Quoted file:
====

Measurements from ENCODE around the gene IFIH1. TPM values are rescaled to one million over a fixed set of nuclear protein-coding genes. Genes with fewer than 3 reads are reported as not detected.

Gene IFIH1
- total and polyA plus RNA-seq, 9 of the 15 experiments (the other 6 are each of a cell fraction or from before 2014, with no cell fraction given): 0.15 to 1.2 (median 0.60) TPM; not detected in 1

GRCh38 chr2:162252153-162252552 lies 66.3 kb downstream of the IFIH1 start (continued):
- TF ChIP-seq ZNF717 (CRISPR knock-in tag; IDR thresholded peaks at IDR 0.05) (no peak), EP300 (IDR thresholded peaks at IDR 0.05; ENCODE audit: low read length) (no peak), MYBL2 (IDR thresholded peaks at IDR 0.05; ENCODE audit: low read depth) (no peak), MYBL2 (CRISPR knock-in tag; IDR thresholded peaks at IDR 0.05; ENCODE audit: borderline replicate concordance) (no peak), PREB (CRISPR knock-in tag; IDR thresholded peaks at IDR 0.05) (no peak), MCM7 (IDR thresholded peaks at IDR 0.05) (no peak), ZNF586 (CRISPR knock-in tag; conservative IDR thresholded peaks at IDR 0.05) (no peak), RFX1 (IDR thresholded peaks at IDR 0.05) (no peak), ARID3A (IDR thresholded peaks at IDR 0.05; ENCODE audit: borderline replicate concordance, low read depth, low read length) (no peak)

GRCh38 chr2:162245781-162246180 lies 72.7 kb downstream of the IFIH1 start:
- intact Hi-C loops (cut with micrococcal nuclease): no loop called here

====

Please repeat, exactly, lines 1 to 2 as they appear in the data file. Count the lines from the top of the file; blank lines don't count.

Measurements from ENCODE around the gene IFIH1. TPM values are rescaled to one million over a fixed set of nuclear protein-coding genes. Genes with fewer than 3 reads are reported as not detected.

Gene IFIH1